Another survey conducted in four Texas counties “found that half of the cash seizures were for less than $3,000, and 20 percent of the cases were not accompanied by criminal charges.”

Civil asset forfeiture is legalized theft. The FBI should find another way to raise funds to help out the puppies.

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Comments

That photo is not very good advertising for a dog-fighting ring.

healthguyfsu | June 26, 2019 at 3:21 pm

TSM (total swamp move)

Terrifying really.

notamemberofanyorganizedpolicital | June 26, 2019 at 3:45 pm

Darn!

You mean if we had officially labeled Hilary and Obama as dogs that the Department of FIB would have done their assigned jobs (per their job descriptions)??????

EdisonCarter | June 26, 2019 at 3:47 pm

The FBI should be obeying laws about asset forfeiture, not advocating for or against.

2smartforlibs | June 26, 2019 at 3:47 pm

I know a guy that lost a house and 20 acres over this. He was never convicted but the property was gone without compensation just the same.

Ann in L.A. | June 26, 2019 at 3:48 pm

How is dog fighting a federal issue/crime? The FBI should have nothing to do with it.

karl_lembke | June 26, 2019 at 4:05 pm

Maybe we can link this with the Sad Puppies movement, which the press trashed over the last few years.

CAF is an abomination. A putrid stain on the fabric of government. It should be definitively outlawed. Sessions’ opinion of it is another of the reasons his appointment as AG was a very bad idea.

Otherwise, I’m neutral on the subject.

Once upon a time the Bureau was pretty good on PR, now they aren’t even good at that.

They might as well publish a photos of Comey.

The FBI has been corrupted.

Civil forfeiture is clearly unconstitutional regardless what court rules. And as for Sessions, is there anything that this doddering idiot did that was useful? Anything at all?

And if they robbed banks, they could buy ten times as many dogs.

That still would not make it right.

Is the FBI’s point that if you forfeit your Constitutional rights, the world will be a better place?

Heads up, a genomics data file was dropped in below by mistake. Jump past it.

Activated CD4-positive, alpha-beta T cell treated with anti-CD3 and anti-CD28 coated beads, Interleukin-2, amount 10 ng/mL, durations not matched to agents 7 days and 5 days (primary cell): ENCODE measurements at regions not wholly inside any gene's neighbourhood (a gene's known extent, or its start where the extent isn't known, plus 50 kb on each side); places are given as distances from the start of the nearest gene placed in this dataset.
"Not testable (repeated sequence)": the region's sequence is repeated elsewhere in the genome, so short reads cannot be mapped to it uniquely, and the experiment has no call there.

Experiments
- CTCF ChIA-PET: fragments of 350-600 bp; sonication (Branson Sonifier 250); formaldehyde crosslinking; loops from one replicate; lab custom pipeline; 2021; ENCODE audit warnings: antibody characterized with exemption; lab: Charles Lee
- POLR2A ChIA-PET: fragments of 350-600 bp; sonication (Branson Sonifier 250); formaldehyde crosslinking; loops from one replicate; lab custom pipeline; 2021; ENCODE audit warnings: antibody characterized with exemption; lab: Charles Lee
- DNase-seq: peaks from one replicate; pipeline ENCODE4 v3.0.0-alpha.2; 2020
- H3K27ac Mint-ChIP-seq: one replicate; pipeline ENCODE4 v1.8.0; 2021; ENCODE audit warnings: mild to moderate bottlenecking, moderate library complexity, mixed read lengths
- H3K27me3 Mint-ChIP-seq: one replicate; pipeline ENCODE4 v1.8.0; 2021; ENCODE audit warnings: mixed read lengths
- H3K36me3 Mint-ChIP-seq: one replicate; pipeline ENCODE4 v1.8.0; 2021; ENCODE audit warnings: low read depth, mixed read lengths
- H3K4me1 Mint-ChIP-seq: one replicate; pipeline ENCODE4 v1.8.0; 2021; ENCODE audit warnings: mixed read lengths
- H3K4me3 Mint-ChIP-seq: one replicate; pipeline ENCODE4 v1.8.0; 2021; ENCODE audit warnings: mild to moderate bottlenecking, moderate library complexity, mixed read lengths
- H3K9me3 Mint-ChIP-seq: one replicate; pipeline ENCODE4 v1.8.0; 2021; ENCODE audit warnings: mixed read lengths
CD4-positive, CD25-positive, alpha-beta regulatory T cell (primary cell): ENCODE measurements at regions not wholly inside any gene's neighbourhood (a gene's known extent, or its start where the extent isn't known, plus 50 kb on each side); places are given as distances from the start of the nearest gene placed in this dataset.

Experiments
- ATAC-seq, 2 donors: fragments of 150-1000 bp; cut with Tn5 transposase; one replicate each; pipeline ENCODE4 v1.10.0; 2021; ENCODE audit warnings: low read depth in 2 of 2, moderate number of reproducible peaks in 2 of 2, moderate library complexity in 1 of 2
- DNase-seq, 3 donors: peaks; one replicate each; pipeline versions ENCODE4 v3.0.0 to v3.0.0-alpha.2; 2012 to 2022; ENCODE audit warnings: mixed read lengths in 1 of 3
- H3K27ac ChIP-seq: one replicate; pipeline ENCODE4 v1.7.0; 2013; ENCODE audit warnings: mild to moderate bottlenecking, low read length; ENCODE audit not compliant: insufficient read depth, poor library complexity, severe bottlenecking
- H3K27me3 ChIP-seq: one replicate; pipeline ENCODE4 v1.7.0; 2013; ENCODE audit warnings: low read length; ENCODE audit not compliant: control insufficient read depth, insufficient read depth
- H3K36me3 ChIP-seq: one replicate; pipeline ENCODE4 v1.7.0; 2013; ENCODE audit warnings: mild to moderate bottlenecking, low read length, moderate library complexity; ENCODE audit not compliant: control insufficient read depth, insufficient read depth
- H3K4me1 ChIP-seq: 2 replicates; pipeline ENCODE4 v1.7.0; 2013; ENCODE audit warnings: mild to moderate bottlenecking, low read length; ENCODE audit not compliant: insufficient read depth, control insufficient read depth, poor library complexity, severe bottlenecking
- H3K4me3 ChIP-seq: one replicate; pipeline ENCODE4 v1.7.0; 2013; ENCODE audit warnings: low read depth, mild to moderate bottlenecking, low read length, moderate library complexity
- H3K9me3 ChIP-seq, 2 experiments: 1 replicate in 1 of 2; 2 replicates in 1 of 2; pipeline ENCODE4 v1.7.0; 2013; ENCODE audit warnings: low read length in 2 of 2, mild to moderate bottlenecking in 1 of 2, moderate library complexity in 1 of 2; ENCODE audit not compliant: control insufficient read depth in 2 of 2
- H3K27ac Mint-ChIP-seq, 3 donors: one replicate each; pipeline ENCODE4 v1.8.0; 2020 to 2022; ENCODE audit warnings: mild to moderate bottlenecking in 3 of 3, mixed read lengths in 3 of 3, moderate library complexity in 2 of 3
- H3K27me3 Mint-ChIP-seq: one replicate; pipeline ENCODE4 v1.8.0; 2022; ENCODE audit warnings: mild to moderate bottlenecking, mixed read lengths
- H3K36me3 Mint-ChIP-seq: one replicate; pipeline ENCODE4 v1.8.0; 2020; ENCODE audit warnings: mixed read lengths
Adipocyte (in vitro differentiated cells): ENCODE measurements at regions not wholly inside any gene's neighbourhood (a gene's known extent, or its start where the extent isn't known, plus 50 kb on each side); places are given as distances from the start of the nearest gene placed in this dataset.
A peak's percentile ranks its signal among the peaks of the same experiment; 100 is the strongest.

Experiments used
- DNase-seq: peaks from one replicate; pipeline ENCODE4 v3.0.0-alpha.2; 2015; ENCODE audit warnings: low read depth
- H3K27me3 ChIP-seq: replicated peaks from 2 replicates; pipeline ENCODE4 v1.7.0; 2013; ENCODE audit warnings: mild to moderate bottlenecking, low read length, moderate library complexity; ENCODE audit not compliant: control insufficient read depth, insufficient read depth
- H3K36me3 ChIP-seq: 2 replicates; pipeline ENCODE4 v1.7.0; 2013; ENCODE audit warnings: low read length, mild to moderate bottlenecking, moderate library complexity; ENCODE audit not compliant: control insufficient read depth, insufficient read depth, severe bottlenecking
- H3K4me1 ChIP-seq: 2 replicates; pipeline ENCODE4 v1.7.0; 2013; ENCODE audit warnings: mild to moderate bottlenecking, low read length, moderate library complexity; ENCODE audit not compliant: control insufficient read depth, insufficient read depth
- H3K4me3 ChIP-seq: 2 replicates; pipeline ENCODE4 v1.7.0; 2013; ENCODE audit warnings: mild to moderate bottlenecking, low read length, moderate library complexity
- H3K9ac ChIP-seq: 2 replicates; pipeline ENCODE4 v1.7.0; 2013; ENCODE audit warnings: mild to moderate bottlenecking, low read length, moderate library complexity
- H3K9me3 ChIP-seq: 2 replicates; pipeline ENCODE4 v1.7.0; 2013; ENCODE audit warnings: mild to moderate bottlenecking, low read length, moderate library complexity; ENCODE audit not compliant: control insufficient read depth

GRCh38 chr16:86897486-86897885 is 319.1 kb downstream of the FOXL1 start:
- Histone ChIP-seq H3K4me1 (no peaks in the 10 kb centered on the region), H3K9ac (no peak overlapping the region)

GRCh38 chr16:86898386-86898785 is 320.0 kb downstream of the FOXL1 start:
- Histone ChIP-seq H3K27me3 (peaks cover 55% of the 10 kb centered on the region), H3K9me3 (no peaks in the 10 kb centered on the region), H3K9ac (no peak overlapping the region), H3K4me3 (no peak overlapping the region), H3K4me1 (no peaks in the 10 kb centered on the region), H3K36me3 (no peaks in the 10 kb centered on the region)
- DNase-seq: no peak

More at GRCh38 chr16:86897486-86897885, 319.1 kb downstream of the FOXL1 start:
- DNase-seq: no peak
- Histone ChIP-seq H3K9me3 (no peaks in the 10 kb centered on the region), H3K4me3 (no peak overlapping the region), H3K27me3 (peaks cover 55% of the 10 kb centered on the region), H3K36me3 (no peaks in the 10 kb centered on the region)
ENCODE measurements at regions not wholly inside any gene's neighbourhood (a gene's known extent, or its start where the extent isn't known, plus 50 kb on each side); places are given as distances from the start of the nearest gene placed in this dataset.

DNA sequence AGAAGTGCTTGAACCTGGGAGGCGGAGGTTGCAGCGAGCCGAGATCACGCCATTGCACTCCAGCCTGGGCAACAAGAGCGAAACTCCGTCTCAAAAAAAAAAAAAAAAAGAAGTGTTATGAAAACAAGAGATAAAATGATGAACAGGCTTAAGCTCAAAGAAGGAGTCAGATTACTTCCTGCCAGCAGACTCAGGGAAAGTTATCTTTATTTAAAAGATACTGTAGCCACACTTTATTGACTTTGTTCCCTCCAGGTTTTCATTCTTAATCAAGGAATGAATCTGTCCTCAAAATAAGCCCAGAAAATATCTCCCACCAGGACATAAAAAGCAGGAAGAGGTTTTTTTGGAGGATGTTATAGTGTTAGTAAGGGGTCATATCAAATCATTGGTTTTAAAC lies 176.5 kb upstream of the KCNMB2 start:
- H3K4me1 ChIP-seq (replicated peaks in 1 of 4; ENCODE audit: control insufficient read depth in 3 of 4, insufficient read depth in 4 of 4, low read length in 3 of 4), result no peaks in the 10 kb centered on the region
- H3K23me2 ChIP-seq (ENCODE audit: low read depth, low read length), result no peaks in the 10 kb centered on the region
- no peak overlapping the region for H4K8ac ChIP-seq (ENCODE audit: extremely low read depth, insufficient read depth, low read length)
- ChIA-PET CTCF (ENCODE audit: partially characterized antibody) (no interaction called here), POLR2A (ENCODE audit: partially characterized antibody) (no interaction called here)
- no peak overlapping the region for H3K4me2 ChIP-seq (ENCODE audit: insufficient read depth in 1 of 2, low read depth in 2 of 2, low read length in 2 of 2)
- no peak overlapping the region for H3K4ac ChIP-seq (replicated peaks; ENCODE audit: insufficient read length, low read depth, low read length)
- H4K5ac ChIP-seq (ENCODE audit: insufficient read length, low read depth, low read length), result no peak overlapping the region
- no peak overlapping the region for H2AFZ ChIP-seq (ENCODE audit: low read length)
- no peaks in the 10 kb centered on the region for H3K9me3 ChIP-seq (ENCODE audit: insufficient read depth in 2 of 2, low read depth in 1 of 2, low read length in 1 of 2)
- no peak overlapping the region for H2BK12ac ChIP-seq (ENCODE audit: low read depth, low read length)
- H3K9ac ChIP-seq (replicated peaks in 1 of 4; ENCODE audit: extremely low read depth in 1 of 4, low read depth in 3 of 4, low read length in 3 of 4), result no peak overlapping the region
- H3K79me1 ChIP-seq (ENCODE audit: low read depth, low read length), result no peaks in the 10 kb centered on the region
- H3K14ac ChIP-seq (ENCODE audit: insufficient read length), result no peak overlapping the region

First, how bout the federal government cites Constitutional authority for regulating or banning drugs in the first place????

I find nothing in the Constitution that gives the federal government authority over plants, medications, foods, animals.

All of these areas belong to the states to regulate.

    OleDirtyBarrister in reply to lgbmiel. | June 27, 2019 at 12:57 pm

    Producing, transporting, distributing, and selling drugs to the consumer are clearly commercial activities. The feds use the Commerce Clause power to regulate legit drug companies as well.

    The dogfighting is a bit more of a stretch, but there is commerce within it and all around it, and articles of interstate commerce are used to buy and sell dogs, transport dogs to fights, and organize and administer the actual fights.

      Commerce is the act of buying, selling, transporting goods and/or services. The authority delegated by the Constitution to the federal government is for the purpose of ensuring free and unencumbered buying, selling and transporting of goods and/or services between states.

      The authority does not extend to the goods and services themselves. It only extends to the act of commerce.

      The federal government only has Constitutional authority to make sure trade between the states is fair and equal, nothing more. It certainly doesn’t have the authority to ban goods and/or services.

OleDirtyBarrister | June 27, 2019 at 12:54 pm

Criminal forfeiture exists for instances in which crimes are committed, so civil forfeiture is not essential.

The govt can use either, and often pivots from one to the other within a case, which is vexing and expensive for third party claimants coincidentally caught up in the mess.

“I hate puppies.”

My 15 y.o. Gordon Setter, Romeo, wants you to know HE KNOWS what’s going on when the puppies start showing up.

I want Texans to know that on the whole it was a good move. Coming here from Kali. I know that you Texicans are worried I’ll bring along some STDs (State Transmitted Diseases) and you could have a point.

So lets get some loose ends out of the way.

1) No more strychnine traps on multi-use leases. I realize this maybe sounds like “inside baseball.” But game has to respect game. The trappers are too good at their job. My Romeo is a natural pointer and I would have loved to hunt over him. But there is no way I could have kept him away from a well baited strychnine trap.

2) Women driving. I just wish Texan women were as interested in driving above the 45 mph speed limit than outside the Kroger parking lot.